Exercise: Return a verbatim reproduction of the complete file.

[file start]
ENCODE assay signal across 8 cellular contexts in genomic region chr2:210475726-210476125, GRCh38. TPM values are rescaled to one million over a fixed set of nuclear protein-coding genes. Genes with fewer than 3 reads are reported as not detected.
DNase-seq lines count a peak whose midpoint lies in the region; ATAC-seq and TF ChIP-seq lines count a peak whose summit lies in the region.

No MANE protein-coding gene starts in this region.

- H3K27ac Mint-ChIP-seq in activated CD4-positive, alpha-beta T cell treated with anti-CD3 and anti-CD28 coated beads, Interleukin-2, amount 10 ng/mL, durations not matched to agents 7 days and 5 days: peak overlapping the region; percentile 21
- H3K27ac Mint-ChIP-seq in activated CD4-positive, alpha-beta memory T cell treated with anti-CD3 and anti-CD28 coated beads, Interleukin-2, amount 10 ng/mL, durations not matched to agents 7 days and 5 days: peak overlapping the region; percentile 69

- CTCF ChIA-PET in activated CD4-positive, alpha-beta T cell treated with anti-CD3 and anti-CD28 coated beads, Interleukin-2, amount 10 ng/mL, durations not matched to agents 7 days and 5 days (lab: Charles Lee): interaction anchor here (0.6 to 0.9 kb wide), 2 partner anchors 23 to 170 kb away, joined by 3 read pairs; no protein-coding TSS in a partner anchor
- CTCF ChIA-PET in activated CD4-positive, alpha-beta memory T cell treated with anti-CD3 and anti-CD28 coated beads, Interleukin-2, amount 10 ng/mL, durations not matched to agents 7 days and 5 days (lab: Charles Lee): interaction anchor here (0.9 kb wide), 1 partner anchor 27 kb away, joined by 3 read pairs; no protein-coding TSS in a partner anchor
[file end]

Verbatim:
ENCODE assay signal across 8 cellular contexts in genomic region chr2:210475726-210476125, GRCh38. TPM values are rescaled to one million over a fixed set of nuclear protein-coding genes. Genes with fewer than 3 reads are reported as not detected.
DNase-seq lines count a peak whose midpoint lies in the region; ATAC-seq and TF ChIP-seq lines count a peak whose summit lies in the region.

No MANE protein-coding gene starts in this region.

- H3K27ac Mint-ChIP-seq in activated CD4-positive, alpha-beta T cell treated with anti-CD3 and anti-CD28 coated beads, Interleukin-2, amount 10 ng/mL, durations not matched to agents 7 days and 5 days: peak overlapping the region; percentile 21
- H3K27ac Mint-ChIP-seq in activated CD4-positive, alpha-beta memory T cell treated with anti-CD3 and anti-CD28 coated beads, Interleukin-2, amount 10 ng/mL, durations not matched to agents 7 days and 5 days: peak overlapping the region; percentile 69

- CTCF ChIA-PET in activated CD4-positive, alpha-beta T cell treated with anti-CD3 and anti-CD28 coated beads, Interleukin-2, amount 10 ng/mL, durations not matched to agents 7 days and 5 days (lab: Charles Lee): interaction anchor here (0.6 to 0.9 kb wide), 2 partner anchors 23 to 170 kb away, joined by 3 read pairs; no protein-coding TSS in a partner anchor
- CTCF ChIA-PET in activated CD4-positive, alpha-beta memory T cell treated with anti-CD3 and anti-CD28 coated beads, Interleukin-2, amount 10 ng/mL, durations not matched to agents 7 days and 5 days (lab: Charles Lee): interaction anchor here (0.9 kb wide), 1 partner anchor 27 kb away, joined by 3 read pairs; no protein-coding TSS in a partner anchor